Last week, I read a story about a Black politician in Salem Country, NJ, who sent flyers to Black residents warning them against electing a Puerto Rican politician during a recent race. While some say tnews exaggerates tensions between Blacks and Latinos, I say, whatever the case, the reality of these tensions seem to pop up everywhere, from sports and politics, to post- Katrina community relations. For example, there’s the Roberto Clemente and Jackie Robinson drama. Both are sport heroes and well-known humanitarians, but people are torn over the decision to retire Clemente’s number so that no incoming players can use it. The fear is that recognizing Clemente will undermine Robinson’s contributions to baseball because so far, he is the only number that is currently retired from all of baseball. Robinson’s daughter said her father’s career was "very unique and historical." And that "(Roberto) Clemente did an awful lot of good things and was a terrific ballplayer, but I don’t think it’s the same type of situation as Jackie Robinson." But writer Willie Perdomo disagrees: “Did he not encounter the same Jim Crow injustices that were experienced by Robinson, Willie Mays and Don Newcombe? Did he not, unlike the aforementioned players, have the courage to speak up about these injustices? Then there’s the issue with Latino immigrants in New Orleans after Katrina. After the hurricane, immigrants came in droves to New Orleans to begin the reconstruction process, that’s despite Mayor Ray Nagen hate-ensuing promise to keep New Orleans the chocolate city it’s known to be. Nagen’s statement later trumped news of Latin Jazz Legendary Hilton Ruiz’s alleged accidental death in the city during a Katrina benefit concert. This story is now becoming one of the biggest police cover-ups I’ve ever heard of. Mr. Ruiz mysteriously died in one of the city’s bars notoriously known for killings and beatings. Information regarding the case has mysteriously disappeared. So have the stories about the backlash experienced by immigrants going to work in the new so-called gold mine. And how can we forget the Latino versus Black gang violence in LA. In the past year, there have been several stories of Latino gang members targeting young Black children and killing them as a gang-initiation. In cases where gang-related violence crossed racial lines, LAPD data show an 11% jump in incidents from 2002 to 2006. That’s from 213 to 240 Black-on-Latino attacks; and from 247 to 269 Latino-on-Black attacks–causing some to point to other factors besides economic desperation and competition. This also probably explains the reluctance of some Blacks in California to support immigration reform that resulted in a standoff last week. Reading these stories, I am concerned that we’re on the eve of a persistent and even more dangerous racism between Latinos and Blacks. I am also stunned at what these stories reveal—a real lack of awareness many Latinos and Blacks have about our shared struggle, while different, stemming from the same problem of this country’s’ social and economic oppression of people of color. Regardless of whether we came in centuries ago or are still dripping wet – didn’t we all have to cross some water to get here? Perhaps we need to take a closer look at the divide and conquer methods historically used to keep our communities down. We can start by holding our counterparts accountable for their racist views and challenging them when they work against the goal of building cross-cultural communities.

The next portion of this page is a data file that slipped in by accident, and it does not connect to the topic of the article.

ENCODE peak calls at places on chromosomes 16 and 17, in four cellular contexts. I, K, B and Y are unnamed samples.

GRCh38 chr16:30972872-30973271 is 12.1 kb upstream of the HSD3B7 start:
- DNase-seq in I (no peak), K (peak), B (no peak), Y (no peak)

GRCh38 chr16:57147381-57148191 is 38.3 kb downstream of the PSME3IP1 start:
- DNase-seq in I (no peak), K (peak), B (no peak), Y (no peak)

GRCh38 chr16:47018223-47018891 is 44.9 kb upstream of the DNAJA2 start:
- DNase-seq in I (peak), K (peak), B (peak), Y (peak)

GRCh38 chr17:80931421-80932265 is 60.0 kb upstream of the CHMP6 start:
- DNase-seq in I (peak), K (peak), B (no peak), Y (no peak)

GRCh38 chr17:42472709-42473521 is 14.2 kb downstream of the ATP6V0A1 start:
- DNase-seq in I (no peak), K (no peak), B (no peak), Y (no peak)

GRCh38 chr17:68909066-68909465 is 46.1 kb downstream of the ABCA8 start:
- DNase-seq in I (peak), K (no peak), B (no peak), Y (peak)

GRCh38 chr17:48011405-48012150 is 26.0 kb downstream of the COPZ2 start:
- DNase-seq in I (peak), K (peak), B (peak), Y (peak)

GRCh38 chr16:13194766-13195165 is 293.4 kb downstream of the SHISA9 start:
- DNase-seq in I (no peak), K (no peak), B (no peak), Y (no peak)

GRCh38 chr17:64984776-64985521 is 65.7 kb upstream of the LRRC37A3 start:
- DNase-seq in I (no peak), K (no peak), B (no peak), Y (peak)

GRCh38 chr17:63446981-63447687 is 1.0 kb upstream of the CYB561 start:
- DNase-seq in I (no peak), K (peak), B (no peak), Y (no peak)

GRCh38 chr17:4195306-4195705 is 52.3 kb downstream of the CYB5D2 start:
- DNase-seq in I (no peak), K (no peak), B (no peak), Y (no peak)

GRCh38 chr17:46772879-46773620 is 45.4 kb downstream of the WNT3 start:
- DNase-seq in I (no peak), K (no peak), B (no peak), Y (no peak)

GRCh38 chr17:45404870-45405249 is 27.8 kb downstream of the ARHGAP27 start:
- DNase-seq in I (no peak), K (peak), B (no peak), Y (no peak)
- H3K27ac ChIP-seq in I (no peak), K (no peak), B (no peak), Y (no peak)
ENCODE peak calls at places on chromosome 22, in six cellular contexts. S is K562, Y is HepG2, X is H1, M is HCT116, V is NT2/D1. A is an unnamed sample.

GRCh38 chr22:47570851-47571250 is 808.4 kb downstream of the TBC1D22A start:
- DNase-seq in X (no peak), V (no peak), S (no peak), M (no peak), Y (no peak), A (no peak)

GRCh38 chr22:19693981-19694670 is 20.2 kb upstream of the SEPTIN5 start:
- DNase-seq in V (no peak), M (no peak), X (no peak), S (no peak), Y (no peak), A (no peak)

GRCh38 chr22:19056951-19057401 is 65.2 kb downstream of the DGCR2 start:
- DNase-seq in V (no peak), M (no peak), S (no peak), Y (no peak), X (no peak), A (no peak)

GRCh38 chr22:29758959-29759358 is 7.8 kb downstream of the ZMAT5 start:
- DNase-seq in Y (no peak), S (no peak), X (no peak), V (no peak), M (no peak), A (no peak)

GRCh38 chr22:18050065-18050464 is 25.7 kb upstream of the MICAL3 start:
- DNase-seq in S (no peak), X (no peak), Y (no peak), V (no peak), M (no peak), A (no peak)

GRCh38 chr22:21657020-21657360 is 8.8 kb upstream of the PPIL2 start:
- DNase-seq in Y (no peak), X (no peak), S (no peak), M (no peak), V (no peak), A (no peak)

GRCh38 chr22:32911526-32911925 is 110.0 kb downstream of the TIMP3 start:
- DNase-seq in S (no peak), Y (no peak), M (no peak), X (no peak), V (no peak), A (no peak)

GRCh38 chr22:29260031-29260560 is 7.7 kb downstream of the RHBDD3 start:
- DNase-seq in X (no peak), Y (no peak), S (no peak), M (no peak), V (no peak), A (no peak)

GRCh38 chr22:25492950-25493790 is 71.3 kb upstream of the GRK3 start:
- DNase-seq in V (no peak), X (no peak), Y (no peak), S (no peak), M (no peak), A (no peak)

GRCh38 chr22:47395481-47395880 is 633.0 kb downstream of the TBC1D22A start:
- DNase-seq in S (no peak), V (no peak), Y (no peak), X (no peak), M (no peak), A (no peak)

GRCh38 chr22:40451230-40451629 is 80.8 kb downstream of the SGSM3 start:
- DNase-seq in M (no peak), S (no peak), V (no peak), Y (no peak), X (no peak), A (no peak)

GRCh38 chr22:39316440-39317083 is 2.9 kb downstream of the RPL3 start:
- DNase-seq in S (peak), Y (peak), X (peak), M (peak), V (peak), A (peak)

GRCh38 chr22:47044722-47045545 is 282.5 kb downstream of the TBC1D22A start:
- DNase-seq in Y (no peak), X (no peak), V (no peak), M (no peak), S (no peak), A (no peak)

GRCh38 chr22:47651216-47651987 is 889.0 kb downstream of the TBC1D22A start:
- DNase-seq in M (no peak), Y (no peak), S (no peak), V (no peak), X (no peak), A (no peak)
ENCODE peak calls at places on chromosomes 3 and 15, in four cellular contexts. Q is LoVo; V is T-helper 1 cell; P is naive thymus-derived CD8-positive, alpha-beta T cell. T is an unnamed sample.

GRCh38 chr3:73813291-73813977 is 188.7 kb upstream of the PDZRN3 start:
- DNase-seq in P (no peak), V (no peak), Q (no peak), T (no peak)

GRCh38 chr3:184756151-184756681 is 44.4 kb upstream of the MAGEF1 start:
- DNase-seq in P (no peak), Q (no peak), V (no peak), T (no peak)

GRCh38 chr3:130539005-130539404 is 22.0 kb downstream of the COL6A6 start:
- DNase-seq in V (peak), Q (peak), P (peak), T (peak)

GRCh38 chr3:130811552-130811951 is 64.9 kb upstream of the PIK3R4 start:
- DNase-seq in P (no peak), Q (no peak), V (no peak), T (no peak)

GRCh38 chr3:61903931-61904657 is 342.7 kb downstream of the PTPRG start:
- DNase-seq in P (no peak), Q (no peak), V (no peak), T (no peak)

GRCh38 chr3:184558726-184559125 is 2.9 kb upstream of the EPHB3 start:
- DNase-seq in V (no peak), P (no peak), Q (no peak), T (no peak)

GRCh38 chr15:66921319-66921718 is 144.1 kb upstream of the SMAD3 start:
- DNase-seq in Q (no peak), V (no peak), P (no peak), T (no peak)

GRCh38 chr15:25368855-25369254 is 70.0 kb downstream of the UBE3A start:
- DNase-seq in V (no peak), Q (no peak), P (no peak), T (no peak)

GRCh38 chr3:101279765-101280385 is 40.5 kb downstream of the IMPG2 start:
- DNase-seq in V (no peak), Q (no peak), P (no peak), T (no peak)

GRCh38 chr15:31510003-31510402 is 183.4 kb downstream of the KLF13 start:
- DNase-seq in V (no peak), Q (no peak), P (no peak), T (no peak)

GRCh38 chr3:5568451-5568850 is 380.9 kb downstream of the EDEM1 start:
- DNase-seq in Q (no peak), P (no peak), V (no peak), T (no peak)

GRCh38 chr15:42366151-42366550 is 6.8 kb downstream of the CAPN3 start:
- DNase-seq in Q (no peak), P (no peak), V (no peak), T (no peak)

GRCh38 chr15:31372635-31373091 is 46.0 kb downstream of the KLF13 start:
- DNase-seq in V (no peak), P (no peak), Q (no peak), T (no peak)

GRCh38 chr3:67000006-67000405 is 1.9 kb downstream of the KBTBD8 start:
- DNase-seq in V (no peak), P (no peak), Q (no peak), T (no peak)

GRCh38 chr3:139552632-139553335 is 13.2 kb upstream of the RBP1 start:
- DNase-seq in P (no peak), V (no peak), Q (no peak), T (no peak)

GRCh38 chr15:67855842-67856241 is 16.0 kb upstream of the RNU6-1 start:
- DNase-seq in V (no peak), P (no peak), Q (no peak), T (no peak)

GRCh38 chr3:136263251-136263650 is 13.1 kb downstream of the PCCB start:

Black & Brown tensions, a review
By Donna Hernandez Jul 02, 2007